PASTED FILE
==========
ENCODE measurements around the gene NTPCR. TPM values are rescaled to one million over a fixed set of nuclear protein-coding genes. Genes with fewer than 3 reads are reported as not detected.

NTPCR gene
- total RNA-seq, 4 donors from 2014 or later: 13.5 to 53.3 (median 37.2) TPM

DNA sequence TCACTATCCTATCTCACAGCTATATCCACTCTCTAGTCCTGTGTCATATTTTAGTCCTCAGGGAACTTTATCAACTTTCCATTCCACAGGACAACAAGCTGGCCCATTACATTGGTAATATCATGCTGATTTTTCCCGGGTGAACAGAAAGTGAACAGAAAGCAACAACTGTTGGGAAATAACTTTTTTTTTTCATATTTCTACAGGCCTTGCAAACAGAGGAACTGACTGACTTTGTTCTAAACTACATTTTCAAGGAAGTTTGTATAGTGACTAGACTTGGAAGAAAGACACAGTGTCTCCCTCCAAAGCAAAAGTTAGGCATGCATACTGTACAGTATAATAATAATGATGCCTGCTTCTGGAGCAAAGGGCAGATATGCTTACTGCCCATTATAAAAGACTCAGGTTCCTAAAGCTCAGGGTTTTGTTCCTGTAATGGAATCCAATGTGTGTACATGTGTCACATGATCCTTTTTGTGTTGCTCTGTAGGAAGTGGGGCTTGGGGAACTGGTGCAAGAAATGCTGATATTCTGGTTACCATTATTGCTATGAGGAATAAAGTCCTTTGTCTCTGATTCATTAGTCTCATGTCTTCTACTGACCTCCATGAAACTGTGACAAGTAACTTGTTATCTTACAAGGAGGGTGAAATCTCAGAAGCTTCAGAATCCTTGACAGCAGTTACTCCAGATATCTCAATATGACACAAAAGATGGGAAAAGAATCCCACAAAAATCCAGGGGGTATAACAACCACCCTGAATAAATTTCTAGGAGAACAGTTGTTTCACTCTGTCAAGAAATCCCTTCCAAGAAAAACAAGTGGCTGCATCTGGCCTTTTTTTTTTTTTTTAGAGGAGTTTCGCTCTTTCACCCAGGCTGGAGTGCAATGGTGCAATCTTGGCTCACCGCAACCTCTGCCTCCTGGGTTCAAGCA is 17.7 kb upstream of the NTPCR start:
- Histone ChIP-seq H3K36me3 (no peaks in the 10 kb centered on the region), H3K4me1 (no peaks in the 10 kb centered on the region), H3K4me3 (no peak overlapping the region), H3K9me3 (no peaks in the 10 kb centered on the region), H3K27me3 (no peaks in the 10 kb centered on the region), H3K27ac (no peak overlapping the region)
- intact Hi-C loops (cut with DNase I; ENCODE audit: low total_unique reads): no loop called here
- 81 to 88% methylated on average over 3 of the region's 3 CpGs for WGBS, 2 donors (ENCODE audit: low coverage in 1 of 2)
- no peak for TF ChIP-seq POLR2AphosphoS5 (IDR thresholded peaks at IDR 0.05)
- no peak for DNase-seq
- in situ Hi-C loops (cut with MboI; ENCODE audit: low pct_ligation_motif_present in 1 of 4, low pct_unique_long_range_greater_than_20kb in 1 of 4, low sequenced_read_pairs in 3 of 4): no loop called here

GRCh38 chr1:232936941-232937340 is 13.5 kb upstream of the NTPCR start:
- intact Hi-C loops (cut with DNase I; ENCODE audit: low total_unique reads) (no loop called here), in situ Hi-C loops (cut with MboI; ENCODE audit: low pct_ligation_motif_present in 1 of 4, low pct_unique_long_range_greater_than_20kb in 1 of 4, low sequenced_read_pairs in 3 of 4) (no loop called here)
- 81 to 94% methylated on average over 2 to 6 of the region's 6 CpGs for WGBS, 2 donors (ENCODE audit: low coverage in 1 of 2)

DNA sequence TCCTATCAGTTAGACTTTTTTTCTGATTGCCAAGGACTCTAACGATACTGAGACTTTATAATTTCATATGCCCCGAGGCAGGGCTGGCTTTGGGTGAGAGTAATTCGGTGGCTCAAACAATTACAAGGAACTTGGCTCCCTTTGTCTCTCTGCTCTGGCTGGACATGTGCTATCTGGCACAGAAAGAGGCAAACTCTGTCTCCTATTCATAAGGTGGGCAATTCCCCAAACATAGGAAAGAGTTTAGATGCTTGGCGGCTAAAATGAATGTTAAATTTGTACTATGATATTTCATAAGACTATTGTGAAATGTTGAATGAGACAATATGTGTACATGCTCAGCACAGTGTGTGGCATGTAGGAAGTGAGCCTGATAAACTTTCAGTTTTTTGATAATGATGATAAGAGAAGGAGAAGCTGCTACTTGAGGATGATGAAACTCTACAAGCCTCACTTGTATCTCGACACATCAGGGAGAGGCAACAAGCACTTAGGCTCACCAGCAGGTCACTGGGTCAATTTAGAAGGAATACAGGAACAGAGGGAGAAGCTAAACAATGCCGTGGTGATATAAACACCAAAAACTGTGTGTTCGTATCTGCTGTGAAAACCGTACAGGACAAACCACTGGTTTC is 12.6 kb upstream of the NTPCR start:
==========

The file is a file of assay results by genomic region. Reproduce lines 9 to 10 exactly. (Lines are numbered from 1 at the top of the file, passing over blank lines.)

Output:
- no peak for DNase-seq
- in situ Hi-C loops (cut with MboI; ENCODE audit: low pct_ligation_motif_present in 1 of 4, low pct_unique_long_range_greater_than_20kb in 1 of 4, low sequenced_read_pairs in 3 of 4): no loop called here